17th Century Italian Masterpiece Restored In Dulwich

School Of Annibale Carracci Painting Of Cecilia The Patron Saint Of Music On View From Today

The Dulwich Picture Gallery unveiled today, on the feast day of Saint Cecilia, the patron saint of music, a newly restored painting: Saint Cecilia by a school of Annibale Carracci painter.  The campaign to restore this seventeenth-century masterpiece to its original appearance began in 2009.  The Friends of Dulwich Picture Gallery, with support from The Pilgrim Trust, adopted the painting and its frame, enabling conservation work to begin.  Rips were repaired, the painting was cleaned and its frame was adjusted to fit. The results of this painstaking work will be unveiled tonight in an event to include a performance of Benjamin Britten’s Ode to Saint Cecilia.
The painting was first brought to London in 1790 when it was purchased by Noel Joseph Desenfans from the French print-maker and dealer, Jean-Baptise Pierre Le Brun.  At the time of its purchase, Saint Cecilia was thought to be a work by seventeenth-century Bolognese painter Annibale Carracci.  As such, Desenfans hung it in pride of place at the home in Charlotte (now Hallam) Street, London, that he shared with fellow art dealer and co-founder of Dulwich Picture Gallery, Sir Francis Bourgeois. The painting’s attribution was disputed several years ago and now only hold a school of title.
According to a record of the display scheme at Charlotte Street, Saint Cecilia hung in the lofty surroundings of the ‘Skylight Room’ amongst a cluster of masterpieces by other members of the Bolognese school. These included Domenichino (The Adoration of the Shepherds, now at the Scottish National Gallery and due for loan as December’s ‘Masterpiece a Month’ at Dulwich Picture Gallery) and Reni (The Martyrdom of Saint Sebastian, on display at Dulwich Picture Gallery). Significantly, however, it hung directly alongside a version of the celebrated Mrs Siddons as the Tragic Muse by Sir Joshua Reynolds (also now at Dulwich Picture Gallery). It is possible that Bourgeois and Desenfans paired the works according to their compatible themes – with Mrs Siddons being the most famous actress of the late eighteenth century and Saint Cecilia the patron saint of music – but it is also likely that this pairing was intended as a homage to Reynolds, placing his work amongst some of the best examples of the Bolognese school of painting he so admired. Either way, in order to make this a symmetrical pairing and the works equal in size, Bourgeois added wide strips around the Saint Cecilia canvas to enlarge it to the size of Mrs. Siddons.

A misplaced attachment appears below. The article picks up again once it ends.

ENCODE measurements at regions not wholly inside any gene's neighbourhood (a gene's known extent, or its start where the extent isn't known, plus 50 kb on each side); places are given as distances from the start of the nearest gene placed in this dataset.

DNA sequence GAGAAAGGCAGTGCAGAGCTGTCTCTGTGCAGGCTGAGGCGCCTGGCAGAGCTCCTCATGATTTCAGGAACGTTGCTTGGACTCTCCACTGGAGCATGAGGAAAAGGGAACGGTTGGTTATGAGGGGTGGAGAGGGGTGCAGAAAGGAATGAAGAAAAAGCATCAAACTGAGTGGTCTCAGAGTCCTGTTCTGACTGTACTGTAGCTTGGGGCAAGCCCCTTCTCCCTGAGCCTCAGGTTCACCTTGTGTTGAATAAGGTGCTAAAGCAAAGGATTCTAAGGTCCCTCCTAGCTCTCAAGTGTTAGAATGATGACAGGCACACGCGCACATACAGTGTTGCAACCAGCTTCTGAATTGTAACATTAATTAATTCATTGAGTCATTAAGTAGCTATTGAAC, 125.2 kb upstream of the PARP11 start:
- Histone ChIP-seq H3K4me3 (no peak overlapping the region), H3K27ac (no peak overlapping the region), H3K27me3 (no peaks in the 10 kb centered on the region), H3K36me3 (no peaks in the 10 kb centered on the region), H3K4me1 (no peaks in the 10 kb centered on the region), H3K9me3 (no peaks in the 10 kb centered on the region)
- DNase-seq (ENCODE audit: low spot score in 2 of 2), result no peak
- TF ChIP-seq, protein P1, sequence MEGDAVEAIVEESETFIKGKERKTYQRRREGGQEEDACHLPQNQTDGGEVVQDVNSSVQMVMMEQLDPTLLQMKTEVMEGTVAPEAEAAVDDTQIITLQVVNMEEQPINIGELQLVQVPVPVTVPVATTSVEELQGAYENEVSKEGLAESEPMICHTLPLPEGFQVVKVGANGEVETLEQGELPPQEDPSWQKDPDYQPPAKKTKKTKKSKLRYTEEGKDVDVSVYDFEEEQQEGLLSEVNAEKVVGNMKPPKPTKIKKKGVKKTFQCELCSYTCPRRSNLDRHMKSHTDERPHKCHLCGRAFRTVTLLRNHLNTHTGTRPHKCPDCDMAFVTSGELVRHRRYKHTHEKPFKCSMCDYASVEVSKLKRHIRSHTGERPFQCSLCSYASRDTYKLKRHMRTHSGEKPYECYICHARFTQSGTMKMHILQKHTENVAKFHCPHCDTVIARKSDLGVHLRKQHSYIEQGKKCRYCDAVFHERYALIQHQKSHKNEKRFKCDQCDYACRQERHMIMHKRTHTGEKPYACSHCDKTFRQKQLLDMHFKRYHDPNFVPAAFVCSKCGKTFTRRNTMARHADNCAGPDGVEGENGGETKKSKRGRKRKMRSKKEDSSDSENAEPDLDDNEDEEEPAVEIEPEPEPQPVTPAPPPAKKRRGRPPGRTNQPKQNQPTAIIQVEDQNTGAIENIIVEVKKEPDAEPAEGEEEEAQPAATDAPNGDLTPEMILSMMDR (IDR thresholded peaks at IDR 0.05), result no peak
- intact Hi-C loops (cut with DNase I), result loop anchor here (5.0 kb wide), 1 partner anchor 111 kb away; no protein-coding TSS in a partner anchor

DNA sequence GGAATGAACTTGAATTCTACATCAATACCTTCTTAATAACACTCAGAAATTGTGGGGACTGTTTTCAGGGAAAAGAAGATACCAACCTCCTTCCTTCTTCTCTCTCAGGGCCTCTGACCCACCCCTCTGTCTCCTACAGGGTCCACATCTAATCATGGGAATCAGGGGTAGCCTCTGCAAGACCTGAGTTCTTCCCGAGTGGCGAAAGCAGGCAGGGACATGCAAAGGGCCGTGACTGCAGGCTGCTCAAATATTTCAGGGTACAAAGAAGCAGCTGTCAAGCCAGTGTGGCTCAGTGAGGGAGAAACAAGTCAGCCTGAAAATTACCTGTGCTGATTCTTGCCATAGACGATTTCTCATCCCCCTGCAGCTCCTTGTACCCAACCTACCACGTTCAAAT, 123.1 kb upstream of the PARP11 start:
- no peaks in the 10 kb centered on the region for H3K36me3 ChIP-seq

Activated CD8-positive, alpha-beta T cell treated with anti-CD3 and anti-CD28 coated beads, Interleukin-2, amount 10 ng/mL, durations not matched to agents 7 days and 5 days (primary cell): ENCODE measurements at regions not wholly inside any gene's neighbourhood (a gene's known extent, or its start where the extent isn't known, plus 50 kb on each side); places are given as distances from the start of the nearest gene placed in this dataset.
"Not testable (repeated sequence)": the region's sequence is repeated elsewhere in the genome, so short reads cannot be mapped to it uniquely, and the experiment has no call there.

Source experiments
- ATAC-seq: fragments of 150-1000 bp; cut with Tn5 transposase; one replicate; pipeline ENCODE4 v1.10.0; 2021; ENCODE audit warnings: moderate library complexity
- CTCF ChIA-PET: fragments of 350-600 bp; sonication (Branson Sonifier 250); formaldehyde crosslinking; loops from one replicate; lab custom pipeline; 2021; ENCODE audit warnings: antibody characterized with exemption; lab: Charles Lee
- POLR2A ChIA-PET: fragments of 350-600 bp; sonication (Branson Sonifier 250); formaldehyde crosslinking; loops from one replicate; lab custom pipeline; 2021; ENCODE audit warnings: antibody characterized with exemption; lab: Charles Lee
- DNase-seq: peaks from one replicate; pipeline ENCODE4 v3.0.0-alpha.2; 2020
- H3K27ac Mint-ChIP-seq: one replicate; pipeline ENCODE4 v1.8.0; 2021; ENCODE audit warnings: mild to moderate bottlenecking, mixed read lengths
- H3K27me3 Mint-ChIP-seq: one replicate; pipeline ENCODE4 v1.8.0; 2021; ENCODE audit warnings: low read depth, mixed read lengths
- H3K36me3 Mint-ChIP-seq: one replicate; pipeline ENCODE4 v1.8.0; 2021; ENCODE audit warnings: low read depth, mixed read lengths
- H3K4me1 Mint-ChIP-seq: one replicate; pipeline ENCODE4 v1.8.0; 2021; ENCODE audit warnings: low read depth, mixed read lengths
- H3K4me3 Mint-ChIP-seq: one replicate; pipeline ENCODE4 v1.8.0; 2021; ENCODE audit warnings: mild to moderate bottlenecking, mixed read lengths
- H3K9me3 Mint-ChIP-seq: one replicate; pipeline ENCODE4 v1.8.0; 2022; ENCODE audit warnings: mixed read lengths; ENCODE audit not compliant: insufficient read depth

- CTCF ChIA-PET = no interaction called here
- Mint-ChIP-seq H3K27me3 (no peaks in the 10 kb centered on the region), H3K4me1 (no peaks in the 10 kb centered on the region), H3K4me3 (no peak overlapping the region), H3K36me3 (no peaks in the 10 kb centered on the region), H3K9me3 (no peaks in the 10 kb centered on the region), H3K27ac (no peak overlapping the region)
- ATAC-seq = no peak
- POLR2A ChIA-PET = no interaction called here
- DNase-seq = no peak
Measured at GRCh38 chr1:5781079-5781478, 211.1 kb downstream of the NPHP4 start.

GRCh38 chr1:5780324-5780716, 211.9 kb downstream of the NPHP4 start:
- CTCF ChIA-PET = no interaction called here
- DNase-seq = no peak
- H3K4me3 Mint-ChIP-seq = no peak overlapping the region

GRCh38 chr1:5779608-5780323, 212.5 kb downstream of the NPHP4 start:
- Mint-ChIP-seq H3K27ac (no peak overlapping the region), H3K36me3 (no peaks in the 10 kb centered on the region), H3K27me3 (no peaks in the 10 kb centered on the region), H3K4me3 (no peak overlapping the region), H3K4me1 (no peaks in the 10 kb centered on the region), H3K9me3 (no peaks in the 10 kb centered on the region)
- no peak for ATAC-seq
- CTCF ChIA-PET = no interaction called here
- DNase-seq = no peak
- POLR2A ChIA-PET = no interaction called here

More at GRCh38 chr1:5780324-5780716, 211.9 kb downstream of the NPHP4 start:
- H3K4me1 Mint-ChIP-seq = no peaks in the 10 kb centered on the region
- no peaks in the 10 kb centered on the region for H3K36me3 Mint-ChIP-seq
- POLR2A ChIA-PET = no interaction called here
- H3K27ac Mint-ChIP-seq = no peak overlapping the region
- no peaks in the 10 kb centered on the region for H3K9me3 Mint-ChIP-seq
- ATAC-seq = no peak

The additions that Bourgeois made, however, eventually started to disintegrate and come away from the original seventeenth-century canvas. Well-known art critic Mrs. Jameson, writing in A Handbook to the public galleries of art in and near London (1842), made the rather scathing observation that she had ‘seldom seen a picture so shamefully maltreated – so patched and repainted…[Sir Francis Bourgeois’s] hand is clearly distinguishable’. Later in the nineteenth century, Saint Cecilia, in its poor condition, was removed from display at Dulwich Picture Gallery and has not been on display since.
Saint Cecilia is a fine example of seventeenth-century Baroque Bolognese School painting by an artist in the circle of Carracci. Crucially, the recent conservation work undertaken as part of the Gallery’s Adopt an Old Master Scheme, will now enable scholars to study this work more closely and make better-informed judgements on it. In time, the Gallery hopes to move further towards pinpointing the identity of the artist behind this long-forgotten masterpiece.

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